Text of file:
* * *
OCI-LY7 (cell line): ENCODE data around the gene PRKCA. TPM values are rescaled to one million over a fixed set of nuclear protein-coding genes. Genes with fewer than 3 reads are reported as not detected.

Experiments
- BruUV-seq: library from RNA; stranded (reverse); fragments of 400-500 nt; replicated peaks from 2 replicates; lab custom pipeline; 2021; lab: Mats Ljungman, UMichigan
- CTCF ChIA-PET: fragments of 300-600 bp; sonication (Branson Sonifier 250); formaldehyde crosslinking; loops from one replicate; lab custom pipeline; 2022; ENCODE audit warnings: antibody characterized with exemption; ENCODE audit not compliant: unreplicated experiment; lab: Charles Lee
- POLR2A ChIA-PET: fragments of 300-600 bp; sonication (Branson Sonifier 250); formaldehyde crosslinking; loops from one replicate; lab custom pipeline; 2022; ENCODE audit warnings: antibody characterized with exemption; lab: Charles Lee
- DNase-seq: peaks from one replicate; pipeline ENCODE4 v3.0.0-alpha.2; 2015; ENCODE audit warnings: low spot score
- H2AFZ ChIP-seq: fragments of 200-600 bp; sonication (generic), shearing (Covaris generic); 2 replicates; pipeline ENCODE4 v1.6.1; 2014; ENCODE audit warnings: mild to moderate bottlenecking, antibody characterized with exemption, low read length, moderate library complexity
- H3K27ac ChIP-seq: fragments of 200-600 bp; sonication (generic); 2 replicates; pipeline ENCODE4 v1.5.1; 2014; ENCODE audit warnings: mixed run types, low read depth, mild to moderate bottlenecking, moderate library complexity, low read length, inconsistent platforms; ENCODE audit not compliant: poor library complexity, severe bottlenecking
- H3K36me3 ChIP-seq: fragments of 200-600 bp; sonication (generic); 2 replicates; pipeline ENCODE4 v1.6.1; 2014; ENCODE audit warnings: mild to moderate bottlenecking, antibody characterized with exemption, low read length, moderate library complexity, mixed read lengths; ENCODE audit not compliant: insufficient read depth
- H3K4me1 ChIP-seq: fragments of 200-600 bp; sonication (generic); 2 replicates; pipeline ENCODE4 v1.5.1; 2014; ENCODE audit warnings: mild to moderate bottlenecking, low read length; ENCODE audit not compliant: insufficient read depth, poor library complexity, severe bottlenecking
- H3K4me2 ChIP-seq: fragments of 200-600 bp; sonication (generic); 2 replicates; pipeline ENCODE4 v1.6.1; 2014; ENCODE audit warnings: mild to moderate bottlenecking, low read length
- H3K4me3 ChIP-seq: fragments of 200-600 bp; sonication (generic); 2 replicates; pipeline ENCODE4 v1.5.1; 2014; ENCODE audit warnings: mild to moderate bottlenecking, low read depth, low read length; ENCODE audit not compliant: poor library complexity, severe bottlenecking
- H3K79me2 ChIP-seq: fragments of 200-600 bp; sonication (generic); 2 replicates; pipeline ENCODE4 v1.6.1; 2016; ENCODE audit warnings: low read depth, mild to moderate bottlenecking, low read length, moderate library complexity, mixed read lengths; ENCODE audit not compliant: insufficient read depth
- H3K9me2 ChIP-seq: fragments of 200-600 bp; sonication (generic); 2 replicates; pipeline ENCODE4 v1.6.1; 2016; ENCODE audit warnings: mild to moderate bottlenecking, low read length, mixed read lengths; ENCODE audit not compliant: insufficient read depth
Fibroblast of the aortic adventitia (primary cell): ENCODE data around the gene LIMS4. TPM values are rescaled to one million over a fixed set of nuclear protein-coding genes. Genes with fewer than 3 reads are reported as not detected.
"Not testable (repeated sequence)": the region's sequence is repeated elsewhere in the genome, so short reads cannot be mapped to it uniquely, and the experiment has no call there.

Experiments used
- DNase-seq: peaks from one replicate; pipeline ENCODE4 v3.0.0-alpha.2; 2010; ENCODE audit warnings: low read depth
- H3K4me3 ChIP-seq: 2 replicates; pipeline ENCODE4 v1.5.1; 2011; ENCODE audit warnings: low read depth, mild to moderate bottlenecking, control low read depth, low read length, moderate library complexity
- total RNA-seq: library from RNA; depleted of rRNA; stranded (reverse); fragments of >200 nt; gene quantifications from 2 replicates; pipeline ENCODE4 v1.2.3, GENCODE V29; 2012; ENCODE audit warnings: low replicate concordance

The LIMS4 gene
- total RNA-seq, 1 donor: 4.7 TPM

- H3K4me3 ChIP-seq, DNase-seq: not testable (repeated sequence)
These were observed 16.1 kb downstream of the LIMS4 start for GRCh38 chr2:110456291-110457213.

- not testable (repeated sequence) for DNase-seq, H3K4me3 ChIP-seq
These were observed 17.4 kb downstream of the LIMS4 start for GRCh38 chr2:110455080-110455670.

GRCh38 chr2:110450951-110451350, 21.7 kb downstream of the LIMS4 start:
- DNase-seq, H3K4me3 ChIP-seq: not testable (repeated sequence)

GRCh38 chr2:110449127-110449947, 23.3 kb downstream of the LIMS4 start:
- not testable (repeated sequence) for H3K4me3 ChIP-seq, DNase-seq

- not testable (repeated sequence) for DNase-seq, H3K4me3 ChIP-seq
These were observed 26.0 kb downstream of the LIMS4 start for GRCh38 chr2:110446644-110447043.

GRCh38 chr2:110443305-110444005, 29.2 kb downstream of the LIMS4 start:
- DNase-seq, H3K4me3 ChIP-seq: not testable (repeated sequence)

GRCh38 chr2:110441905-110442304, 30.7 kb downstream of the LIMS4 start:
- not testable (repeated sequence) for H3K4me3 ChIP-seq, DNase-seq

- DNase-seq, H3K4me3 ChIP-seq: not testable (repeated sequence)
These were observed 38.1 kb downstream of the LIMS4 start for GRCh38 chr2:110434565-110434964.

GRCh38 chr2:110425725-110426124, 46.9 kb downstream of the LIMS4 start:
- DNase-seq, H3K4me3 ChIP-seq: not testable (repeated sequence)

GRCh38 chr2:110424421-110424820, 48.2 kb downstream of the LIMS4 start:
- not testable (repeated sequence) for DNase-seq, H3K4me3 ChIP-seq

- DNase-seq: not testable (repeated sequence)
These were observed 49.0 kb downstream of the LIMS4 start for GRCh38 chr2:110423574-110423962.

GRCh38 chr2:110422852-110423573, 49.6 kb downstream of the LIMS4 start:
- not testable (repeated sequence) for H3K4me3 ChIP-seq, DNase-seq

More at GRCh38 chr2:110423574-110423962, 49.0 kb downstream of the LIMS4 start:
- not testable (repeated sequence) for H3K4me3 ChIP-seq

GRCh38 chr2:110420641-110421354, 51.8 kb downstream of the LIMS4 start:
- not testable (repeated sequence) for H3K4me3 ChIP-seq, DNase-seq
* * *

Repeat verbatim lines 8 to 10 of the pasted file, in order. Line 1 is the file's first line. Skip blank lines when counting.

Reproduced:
- H3K27ac ChIP-seq: fragments of 200-600 bp; sonication (generic); 2 replicates; pipeline ENCODE4 v1.5.1; 2014; ENCODE audit warnings: mixed run types, low read depth, mild to moderate bottlenecking, moderate library complexity, low read length, inconsistent platforms; ENCODE audit not compliant: poor library complexity, severe bottlenecking
- H3K36me3 ChIP-seq: fragments of 200-600 bp; sonication (generic); 2 replicates; pipeline ENCODE4 v1.6.1; 2014; ENCODE audit warnings: mild to moderate bottlenecking, antibody characterized with exemption, low read length, moderate library complexity, mixed read lengths; ENCODE audit not compliant: insufficient read depth
- H3K4me1 ChIP-seq: fragments of 200-600 bp; sonication (generic); 2 replicates; pipeline ENCODE4 v1.5.1; 2014; ENCODE audit warnings: mild to moderate bottlenecking, low read length; ENCODE audit not compliant: insufficient read depth, poor library complexity, severe bottlenecking